But to return. The evangelist introduces the convert into the Church. Here ministry of a new kind awaits him. After evangelists, in the passage we are considering, come "pastors." The word is literally "shepherds," and fittingly designates those whom the Lord has qualified to "feed the flock of God." The sheep of Christ need care. The Good Shepherd, who laid down His life for them, will see that they are not only delivered from the enemy, but guarded, led, and fed as well. It is here that the importance of the gift of pastor is seen. His it is to look after the Lord's people; to see that they do not go astray,and seek to recover them if they do; to comfort them under affliction; to cheer and sympathize with them under trial; to warn them if they grow worldly or careless, watching over their souls as one who must give account. The pastor's work is necessarily largely of a private character. He need not be a public speaker nor take a prominent place. The true pastor's sphere of service is not a limited one. And how such an one is needed by the Lord's people! One who can rejoice with those who rejoice, and weep with those who weep; ready to give counsel, encouragement, or correction. Are we sufficiently thankful for pastors? What would the Church of God be without them? — open to the attacks of the enemy, the weak neglected, the wanderers unsought, the unruly unwarned. And is it not well for us to pray that this precious gift of Christ may be more recognized and made use of? Let those who have the care of Christ's flock awaken afresh to their responsibilities. They have a work which no man can do for them. That such a gift exists at the present time who can doubt, with this scripture before them? But externality and superficiality characterize these days. Showy talents are most appreciated, and the useful ones which minister to the true health of the Body of Christ are too often despised and neglected. As a consequence the saints grow lean; where a true pastoral care might develop them into usefulness they shrivel and remain weaklings all their lives.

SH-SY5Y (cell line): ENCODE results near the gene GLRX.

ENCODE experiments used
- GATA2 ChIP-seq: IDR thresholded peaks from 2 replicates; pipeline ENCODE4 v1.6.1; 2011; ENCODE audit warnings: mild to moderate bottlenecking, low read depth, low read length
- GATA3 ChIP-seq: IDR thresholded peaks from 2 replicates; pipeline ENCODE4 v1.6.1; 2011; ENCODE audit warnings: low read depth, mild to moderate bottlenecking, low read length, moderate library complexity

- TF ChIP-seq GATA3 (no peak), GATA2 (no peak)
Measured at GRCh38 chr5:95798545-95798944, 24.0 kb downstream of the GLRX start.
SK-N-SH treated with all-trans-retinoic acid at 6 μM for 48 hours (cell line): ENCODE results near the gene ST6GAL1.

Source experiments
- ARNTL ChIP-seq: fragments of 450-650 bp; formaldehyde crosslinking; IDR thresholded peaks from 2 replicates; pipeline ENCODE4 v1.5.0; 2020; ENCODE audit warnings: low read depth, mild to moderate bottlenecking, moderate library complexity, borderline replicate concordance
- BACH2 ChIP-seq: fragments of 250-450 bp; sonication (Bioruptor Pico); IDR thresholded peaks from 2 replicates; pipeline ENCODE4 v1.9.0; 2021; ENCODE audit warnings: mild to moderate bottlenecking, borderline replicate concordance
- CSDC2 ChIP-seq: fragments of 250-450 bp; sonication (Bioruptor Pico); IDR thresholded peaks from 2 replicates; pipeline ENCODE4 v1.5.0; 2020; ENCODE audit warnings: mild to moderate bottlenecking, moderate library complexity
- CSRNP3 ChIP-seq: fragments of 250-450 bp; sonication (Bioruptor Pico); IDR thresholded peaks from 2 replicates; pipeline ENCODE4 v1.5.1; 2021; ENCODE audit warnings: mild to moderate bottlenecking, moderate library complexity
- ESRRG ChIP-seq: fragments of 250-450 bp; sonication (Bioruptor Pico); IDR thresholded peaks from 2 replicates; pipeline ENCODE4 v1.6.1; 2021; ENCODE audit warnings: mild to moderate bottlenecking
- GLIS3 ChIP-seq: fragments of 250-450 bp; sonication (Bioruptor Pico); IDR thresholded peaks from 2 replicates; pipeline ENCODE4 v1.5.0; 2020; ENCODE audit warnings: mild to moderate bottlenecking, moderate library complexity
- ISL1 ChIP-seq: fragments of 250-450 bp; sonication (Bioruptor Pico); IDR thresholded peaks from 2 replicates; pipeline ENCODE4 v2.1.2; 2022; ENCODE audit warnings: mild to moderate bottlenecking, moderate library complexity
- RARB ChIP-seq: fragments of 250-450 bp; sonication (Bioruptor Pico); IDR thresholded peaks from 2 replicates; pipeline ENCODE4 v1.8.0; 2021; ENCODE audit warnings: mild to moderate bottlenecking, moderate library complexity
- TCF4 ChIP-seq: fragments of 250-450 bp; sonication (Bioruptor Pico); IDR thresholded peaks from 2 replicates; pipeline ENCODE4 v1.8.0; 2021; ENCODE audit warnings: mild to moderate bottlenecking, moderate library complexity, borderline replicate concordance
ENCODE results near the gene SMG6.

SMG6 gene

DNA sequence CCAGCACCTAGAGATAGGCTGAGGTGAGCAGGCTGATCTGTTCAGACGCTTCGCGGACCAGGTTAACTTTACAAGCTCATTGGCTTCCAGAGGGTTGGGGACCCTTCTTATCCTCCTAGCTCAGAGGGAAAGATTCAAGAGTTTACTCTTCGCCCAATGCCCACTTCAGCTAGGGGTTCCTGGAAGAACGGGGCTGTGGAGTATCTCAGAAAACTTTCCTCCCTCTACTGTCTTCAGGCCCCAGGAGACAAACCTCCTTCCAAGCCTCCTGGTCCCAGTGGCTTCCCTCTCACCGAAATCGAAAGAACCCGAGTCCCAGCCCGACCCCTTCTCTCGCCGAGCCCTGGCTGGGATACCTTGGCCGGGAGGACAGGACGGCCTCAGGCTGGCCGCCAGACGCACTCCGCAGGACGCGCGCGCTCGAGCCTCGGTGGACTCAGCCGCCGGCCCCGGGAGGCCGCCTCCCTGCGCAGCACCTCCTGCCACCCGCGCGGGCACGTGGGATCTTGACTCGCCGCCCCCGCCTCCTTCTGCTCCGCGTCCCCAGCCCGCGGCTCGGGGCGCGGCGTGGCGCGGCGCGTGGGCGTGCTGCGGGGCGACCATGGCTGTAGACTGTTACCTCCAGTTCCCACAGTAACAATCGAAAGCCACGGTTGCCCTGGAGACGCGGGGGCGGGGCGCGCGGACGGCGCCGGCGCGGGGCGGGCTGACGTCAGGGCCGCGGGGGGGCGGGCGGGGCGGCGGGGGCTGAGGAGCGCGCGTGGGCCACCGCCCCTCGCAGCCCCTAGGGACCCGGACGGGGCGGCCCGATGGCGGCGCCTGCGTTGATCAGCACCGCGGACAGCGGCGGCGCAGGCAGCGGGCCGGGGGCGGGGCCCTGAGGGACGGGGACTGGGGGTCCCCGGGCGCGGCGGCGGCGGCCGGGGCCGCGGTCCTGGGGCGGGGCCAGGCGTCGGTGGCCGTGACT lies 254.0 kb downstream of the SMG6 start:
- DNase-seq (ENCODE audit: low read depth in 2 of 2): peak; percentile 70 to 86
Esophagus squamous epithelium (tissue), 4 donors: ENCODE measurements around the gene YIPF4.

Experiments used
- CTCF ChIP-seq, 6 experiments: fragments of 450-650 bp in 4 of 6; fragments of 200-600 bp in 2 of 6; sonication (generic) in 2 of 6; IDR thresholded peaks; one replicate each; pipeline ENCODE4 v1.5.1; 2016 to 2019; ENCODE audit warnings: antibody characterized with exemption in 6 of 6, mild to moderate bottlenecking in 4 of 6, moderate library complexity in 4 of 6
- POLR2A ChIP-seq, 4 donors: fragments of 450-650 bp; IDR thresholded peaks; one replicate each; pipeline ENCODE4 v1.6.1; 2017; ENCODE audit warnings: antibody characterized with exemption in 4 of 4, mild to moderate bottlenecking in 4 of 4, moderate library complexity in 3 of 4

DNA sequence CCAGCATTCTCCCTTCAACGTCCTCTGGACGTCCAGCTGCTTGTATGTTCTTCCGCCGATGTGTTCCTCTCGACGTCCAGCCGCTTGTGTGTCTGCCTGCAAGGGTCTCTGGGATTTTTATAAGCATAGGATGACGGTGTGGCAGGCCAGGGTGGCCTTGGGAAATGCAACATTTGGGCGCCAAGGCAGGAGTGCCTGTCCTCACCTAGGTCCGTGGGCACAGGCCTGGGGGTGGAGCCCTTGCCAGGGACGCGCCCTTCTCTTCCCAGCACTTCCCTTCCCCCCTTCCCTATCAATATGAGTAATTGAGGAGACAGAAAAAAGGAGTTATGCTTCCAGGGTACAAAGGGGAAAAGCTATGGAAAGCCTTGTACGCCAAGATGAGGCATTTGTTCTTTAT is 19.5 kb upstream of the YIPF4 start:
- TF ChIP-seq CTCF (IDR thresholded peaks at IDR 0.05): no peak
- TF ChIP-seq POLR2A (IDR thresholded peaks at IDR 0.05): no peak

The qualifications for pastoral care are given in general in those passages which speak of oversight and eldership. Of office we shall speak shortly, and will ask the reader to dismiss from his mind, for the time being, all thought of official character in considering the following passage: "This is a true saying, If a man desire the office of a bishop (literally, if a man desire oversight) he desireth a good work. A bishop then must be blameless, the husband of one wife, vigilant, sober, of good behavior, given to hospitality, apt to teach, not given to wine, no striker, not greedy of filthy lucre; but patient, not a brawler, not covetous: one that ruleth well his own house, having his children in subjection with all gravity (for if a man know not how to rule his own house, how shall he take care of the Church of God?); not a novice, lest being lifted up with pride he fall into the condemnation of the devil. Moreover, he must have a good report of them which are without, lest he fall into reproach and the snare of the devil" (1 Tim. 3:1-14; see also Titus 1:6-9; 1 Peter 5:1-4).